Monday, March 21, 2005

Little man hangs out

I wouldn't wish illness on anyone. But I've got to admit it was nice spending a couple of days at home last week with our ailing four-year-old son.

The fact that my wife is a teacher and I'm a writer often influences our planning when one of the kids gets sick. Since all I do is toss words at a screen until some of them stick, I can easily work from home - or a suitably-equipped Starbucks (yes, I'm dreaming. For now.) It is decidedly more difficult for her to phone it in to her class. Oh, I suppose her kids could make do with a webcam.

Oops, maybe I've just given a bean-counting school district administrator somewhere a really bad idea. But the truth is elementary school teachers need to be in class. That's a bummer when your little people wake up too sick to leave the house.

As of Tuesday, little man had been up for most of the two previous nights. We weren't sure what was worse: the high fever, his coughing, or his general state of restlessness as he tried to drift off in between the two of us. By that morning, my wife was starting to look greener than our son, and I got on the phone to get him a Doctor's appointment. I did this only AFTER sending the now-routine "my-kid-is-sick-so-I'll-be-online" today message to the office.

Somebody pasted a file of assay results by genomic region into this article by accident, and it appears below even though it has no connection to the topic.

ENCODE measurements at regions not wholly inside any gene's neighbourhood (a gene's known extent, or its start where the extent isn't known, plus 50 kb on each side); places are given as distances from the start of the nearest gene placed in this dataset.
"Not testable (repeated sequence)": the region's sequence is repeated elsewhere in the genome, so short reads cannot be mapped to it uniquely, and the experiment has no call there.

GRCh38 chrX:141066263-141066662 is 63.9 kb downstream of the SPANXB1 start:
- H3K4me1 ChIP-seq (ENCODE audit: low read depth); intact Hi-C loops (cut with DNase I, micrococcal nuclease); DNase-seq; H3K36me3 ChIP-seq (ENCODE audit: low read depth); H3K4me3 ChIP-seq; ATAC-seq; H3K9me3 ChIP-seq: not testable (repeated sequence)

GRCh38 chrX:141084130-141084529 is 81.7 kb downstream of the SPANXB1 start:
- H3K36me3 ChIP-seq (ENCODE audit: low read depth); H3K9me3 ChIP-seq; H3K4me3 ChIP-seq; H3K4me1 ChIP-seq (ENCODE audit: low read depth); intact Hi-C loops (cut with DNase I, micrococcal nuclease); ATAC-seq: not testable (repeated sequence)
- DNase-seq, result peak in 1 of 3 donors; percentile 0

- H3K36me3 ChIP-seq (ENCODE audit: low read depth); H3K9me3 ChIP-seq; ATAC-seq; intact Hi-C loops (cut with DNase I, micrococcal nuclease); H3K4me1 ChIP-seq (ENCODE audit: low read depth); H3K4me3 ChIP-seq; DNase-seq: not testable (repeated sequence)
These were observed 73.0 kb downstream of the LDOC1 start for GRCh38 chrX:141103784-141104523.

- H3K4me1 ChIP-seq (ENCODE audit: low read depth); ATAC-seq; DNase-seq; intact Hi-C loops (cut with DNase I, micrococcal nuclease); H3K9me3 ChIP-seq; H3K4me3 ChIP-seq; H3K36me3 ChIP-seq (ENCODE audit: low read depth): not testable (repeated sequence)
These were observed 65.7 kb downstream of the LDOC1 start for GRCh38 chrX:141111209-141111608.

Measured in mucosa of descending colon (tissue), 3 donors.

By mid-day, he had been diagnosed with a throat infection. I gave him his first dose of antibiotics and he was happy. He ate apples, crackers, and anything else he could get his busy little hands on. Mom brought home the DVD for The Incredibles, which made him and his elder siblings very happy.

I got a ton of work done. And despite the fact that I still had a ton of work left to do, it felt good to power through a mountain of stuff while a munchkin played at my feet. Every once in a while, he'd quietly call my name and ask for something. A movie, an apple, some crackers, and even water for the cat (oops, glad he caught that).

He smiled the whole day, and was ever the trooper when it came time to take his meds: like a champ, he insisted on taking the syringe (we fill needle-less syringes with the medicine...less fuss and mess than spoons) in his hands and self-administering the dose. For four, he's remarkably easy to have around.

I found myself periodically staring at him. Occasionally, he'd catch me in the act and give me his Silly Daddy look. But I couldn't help but wonder what I ever did to deserve a kid like him, or kids like his brother and sister. They're not perfect - indeed, whose children are? - but they're little slices of us. Pretty magical, even when they're not feeling well.

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